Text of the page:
Karl Kautsky was the foremost intellectual leader of the Marxist movement internationally at the end of the 19th century and in the early years of. Contemporary studies on the agrarian question and recent advances .. This section engages the readers with Karl Kautsky’s celebrated Die Agrarfrage. Karl Kautsky () was recognized as among the most authoritative promulgators of Orthodox Marxism after the death of Friedrich Engels and was called.

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The Agrarian Question, Vol I. Though kautsly book follows along a pretty much standard, orthodox, teleological conception of capitalist development, Kautsky does upset some of the standard narratives and analyses that the classical Marxism of his day professed about agriculture and the peasantry.

Throughout the book, as the introducers of the volume note, Kautsky comes to terms, somewhat uncomfortably, with his empirical findings. Most importantly, Kautsky finds that small-scale agriculture is not agraeian aberration within capitalist agricultural development or something destined to die; peasant agriculture is, in fact, functional to the dynamics of capitalist accumulation.

Like Lenin, Kautsky notes the increasing polarization of classes in agrarian quesgion and the attendant concentration of rural property, and they are both careful about showing the differentiation of the peasantry. The concentration of property begins to dig its own grave by ,autsky commercial agriculture of a workforce as peasants are displaced from the land, so Kautsky finds a process of concentration and fragmentation that keeps capitalist agriculture viable via the production of a rural peasant-proletariat.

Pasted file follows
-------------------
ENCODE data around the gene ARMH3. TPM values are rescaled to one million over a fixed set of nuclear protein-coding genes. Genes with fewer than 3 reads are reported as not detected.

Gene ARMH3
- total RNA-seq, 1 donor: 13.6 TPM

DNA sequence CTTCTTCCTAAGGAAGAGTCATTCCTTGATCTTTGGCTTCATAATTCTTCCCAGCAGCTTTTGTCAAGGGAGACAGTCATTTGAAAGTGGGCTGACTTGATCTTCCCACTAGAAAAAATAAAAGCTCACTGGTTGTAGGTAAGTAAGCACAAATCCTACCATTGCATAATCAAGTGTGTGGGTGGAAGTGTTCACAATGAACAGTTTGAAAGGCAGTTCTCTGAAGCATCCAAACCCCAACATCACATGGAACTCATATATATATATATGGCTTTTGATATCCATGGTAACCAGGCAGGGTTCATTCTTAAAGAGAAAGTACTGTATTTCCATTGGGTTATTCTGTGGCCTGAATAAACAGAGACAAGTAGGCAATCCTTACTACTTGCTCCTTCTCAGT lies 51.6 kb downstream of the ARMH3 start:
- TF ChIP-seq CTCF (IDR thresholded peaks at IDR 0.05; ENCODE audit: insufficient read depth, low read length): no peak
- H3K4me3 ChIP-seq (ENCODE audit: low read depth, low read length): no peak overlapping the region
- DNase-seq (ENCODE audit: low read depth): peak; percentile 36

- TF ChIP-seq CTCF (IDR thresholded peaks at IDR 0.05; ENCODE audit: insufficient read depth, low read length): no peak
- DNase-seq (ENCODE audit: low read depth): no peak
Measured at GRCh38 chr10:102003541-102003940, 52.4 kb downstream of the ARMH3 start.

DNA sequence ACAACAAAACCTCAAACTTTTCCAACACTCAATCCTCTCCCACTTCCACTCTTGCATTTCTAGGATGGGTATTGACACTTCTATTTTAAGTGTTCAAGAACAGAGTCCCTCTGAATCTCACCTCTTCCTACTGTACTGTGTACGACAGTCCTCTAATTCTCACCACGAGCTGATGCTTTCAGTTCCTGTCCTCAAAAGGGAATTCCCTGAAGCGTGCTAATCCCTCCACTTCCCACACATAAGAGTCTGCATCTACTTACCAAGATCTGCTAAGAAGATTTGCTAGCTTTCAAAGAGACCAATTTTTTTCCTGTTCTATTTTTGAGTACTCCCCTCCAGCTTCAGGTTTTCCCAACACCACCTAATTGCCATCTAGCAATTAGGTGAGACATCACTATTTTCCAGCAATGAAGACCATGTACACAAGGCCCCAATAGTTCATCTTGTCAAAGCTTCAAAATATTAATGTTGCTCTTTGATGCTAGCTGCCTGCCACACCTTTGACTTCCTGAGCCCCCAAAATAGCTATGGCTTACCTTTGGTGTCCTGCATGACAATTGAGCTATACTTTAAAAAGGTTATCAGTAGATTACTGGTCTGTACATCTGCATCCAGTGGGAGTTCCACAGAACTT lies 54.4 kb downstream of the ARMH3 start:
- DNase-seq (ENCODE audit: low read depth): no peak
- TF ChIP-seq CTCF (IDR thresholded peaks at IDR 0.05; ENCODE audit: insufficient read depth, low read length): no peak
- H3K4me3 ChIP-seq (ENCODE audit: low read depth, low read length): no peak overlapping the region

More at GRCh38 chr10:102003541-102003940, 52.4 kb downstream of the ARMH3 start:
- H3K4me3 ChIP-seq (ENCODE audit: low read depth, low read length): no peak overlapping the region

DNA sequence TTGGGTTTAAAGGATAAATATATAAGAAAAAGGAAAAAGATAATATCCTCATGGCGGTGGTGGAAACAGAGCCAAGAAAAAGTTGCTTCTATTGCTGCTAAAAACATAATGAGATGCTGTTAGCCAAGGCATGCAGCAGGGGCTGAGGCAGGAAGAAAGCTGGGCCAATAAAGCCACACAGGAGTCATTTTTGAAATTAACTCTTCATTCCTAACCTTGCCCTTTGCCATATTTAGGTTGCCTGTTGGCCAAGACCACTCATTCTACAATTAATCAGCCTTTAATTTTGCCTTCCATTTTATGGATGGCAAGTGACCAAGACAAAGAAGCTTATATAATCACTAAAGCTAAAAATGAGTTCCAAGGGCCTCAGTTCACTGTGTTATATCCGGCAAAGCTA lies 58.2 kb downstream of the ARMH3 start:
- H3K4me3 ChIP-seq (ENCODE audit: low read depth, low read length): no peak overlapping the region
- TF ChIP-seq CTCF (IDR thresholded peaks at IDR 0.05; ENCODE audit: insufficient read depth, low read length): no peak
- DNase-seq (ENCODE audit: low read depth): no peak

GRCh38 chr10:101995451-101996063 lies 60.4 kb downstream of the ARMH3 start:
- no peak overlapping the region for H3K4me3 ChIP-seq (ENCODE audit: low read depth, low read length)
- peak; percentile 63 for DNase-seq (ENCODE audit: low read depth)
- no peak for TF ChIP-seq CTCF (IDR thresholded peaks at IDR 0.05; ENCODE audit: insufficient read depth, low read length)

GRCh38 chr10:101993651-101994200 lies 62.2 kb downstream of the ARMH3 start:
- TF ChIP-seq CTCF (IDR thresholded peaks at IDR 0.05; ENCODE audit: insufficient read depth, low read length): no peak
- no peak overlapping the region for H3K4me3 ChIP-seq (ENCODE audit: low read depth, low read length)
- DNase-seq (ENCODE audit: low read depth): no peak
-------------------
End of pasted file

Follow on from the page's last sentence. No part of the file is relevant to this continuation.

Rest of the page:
But while Lenin assumes that peasant agriculture is destined to die, Kautsky sees its functionality as a means for the social reproduction of a reserve army of agricultural wage-workers.

The Agrarian Question – Karl Kautsky – Google Books

questioj As he puts it, small farms and big farms end up being crutches for each other Kautsky also shows why agricultural production is qualitatively different from industrial production. For one thing, land is not reproducible or movable like a machine could be ; second, the reproduction of peasant labor-power is not valorized in the market though the same could be said about social reproduction in the household.

Throughout the book, Kautsky is still totally dismissive of peasants political consciousness and agency. He follows kafl pretty standard misconceptions about how spatial dispersal is not conducive to organized political action and that peasants are an irredeemably conservative and ignorant group that can see beyond its own individual defense of their meager plot of land.

The Agrarian Question

For instance, in a chapter on evaluating the potential of cooperatives, Kautsky wonders: Why do they stay at the stage of mere palliatives?

Not to say peasant livelihoods should be romanticized, but Kautsky is brutal in describing the self-exploitation enacted by peasants that makes them so useful for greasing up the gears of capitalist accumulation. But it seems the idea that peasants actually want to be peasants is beyond the pale for Kautsky. The power of the discourse regarding the necessity of large-scale agriculture is still very much hegemonic.


ResoluteReader: Karl Kautsky – The Agrarian Question – Volume 1

But there are many analyses that question this assumption that only large-scale agriculture can feed the world. As has been repeatedly pointed out, small-scale agriculture is actually much more efficient and productive if given agrarin requisite support.

If anyone else needs this, let me know.

Hopefully, the PDF will find its way to one of the existing archives. Could you help me with a link to the Pdf?

June 10, at September 16, at 2: September 16, at 6: October 1, at I too would appreciate a link to the text in qjestion, seems to be hard to find elsewhere. October 1, at 1: October 4, at October 11, at 9: October 12, at 9: Proudly powered by WordPress.